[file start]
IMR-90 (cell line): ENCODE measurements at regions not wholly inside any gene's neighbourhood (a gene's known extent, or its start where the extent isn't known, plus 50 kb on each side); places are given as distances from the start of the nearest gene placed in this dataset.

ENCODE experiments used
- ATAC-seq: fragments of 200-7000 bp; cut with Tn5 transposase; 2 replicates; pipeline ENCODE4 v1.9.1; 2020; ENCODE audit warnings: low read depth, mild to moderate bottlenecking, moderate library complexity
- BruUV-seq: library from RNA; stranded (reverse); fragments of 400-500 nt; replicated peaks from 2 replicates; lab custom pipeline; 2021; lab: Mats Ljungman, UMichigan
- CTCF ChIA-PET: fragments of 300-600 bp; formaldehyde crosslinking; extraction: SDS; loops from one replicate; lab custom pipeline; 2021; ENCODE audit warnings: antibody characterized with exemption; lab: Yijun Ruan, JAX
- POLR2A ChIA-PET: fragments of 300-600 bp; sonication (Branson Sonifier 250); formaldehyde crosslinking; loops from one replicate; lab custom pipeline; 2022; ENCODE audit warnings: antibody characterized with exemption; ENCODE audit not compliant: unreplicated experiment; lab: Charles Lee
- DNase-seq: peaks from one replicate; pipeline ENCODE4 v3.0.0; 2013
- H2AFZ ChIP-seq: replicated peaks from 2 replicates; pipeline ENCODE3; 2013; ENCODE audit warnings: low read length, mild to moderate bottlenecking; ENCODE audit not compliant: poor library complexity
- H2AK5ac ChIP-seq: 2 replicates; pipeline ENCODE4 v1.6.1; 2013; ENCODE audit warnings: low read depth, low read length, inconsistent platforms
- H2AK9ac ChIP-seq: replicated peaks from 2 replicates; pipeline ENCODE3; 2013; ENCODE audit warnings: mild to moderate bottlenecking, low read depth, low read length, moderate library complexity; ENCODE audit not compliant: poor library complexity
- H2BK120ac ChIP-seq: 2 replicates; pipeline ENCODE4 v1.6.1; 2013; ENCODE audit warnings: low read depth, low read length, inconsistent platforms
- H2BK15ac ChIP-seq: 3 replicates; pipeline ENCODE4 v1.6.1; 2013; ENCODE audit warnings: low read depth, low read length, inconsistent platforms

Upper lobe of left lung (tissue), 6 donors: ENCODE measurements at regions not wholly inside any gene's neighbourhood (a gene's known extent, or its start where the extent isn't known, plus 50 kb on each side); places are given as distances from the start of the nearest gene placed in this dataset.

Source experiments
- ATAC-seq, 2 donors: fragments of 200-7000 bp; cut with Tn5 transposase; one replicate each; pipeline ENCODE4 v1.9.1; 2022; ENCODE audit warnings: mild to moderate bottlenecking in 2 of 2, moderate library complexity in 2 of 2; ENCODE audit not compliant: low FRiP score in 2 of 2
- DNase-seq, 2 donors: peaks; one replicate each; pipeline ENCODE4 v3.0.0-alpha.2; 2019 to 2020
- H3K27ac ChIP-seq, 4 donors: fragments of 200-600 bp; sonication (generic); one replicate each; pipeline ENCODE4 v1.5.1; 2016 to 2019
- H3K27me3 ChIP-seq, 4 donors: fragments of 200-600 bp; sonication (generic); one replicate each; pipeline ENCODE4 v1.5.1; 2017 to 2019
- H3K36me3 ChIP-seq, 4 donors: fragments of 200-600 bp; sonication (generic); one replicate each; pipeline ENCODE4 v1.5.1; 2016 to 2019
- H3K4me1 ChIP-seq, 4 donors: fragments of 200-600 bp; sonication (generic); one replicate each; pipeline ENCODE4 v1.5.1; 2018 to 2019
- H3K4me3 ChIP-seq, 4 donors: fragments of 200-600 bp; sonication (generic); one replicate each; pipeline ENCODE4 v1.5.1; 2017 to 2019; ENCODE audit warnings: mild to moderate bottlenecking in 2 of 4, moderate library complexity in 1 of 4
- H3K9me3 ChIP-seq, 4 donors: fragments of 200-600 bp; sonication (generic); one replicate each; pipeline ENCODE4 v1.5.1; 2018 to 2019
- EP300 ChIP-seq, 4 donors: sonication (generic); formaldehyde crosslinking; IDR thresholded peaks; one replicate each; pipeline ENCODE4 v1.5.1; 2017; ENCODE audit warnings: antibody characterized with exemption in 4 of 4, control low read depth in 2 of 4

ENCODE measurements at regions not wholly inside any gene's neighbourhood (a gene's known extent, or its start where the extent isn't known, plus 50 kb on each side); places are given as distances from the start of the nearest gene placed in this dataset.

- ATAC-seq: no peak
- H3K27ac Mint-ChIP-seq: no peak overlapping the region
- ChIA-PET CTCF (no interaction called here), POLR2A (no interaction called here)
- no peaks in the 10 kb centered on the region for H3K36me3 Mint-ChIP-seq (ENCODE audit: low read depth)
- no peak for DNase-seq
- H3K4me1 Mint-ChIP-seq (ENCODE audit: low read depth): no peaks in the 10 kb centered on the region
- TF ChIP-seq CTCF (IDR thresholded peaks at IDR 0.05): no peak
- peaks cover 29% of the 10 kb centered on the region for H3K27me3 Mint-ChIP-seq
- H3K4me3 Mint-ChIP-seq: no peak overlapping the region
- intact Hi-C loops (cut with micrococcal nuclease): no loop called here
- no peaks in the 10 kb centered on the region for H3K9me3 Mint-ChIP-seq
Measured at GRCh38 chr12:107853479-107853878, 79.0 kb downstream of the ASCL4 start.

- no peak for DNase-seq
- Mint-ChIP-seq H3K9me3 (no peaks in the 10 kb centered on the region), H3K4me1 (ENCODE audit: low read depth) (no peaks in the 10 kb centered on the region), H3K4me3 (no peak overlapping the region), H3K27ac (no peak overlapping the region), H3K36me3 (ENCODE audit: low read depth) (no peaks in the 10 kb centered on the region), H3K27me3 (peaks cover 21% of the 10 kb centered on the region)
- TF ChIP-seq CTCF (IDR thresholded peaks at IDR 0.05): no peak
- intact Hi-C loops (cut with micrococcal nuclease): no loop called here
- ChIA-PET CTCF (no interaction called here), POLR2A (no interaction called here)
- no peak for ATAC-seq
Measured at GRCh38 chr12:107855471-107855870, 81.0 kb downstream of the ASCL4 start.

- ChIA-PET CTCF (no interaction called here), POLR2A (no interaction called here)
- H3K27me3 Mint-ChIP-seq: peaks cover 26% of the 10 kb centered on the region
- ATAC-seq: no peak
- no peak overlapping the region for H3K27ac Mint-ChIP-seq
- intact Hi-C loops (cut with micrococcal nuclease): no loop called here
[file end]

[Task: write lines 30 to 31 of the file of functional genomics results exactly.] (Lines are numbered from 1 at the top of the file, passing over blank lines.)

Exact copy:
- H3K4me1 Mint-ChIP-seq (ENCODE audit: low read depth): no peaks in the 10 kb centered on the region
- TF ChIP-seq CTCF (IDR thresholded peaks at IDR 0.05): no peak